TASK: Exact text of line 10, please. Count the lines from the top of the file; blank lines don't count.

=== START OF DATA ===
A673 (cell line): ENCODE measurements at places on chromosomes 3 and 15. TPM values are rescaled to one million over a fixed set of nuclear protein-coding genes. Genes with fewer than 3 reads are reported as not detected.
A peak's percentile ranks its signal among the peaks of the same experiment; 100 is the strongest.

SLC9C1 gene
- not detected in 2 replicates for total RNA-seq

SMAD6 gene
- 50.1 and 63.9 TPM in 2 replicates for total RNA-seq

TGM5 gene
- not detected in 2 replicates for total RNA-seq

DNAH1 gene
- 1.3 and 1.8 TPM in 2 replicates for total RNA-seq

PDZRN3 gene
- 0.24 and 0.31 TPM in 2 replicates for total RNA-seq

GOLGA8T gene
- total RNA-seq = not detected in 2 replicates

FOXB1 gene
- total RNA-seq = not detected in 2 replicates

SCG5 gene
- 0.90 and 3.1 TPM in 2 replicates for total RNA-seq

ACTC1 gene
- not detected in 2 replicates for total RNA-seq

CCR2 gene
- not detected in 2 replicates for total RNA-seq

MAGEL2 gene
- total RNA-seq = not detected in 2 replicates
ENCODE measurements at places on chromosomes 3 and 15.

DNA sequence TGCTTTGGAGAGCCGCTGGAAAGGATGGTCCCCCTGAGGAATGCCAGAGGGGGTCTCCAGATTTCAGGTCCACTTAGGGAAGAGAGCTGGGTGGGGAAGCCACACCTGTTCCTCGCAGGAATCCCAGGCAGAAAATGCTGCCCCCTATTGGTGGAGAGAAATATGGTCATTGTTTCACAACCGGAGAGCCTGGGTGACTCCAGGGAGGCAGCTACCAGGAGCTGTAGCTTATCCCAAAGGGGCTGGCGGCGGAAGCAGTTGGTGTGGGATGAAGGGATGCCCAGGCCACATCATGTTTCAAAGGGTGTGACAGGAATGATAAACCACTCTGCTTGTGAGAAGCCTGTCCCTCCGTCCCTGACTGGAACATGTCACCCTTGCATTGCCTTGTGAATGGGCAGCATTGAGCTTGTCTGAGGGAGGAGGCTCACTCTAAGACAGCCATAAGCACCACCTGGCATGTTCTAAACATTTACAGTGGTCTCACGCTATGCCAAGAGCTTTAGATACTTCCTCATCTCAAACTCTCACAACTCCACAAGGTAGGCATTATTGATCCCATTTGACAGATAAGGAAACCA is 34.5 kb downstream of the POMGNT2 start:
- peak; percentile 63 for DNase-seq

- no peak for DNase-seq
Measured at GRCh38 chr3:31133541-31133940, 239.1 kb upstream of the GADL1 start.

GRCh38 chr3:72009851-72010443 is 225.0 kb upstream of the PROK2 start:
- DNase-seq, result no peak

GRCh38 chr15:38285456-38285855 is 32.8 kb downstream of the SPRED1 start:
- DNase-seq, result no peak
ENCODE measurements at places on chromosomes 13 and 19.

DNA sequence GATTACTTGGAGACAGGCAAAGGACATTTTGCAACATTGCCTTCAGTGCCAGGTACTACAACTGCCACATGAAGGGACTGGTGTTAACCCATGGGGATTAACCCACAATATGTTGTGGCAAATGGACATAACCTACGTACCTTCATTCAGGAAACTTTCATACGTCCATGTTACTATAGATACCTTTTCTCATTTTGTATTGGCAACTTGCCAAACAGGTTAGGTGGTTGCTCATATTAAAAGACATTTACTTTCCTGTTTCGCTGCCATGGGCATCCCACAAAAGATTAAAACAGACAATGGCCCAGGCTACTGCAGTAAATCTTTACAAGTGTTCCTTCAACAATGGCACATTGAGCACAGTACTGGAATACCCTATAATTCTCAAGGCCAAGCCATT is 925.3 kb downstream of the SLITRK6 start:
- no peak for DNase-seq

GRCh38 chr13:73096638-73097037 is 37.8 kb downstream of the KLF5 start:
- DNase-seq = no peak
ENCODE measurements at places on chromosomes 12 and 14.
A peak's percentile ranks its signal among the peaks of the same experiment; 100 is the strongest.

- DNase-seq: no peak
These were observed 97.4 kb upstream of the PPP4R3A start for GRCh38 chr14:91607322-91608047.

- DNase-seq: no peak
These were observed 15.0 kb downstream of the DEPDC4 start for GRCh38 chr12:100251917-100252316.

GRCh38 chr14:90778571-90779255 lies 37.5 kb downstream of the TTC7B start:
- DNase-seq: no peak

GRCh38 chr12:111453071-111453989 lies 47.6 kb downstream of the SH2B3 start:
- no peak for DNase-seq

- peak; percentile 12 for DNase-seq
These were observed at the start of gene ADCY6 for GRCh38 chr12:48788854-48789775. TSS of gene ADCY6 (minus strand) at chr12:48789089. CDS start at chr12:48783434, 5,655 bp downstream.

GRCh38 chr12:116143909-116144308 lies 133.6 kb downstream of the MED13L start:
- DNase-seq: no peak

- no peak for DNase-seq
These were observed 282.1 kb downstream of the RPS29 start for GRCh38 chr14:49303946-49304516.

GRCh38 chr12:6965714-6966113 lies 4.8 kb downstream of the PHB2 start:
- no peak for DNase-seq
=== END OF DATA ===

- 1.3 and 1.8 TPM in 2 replicates for total RNA-seq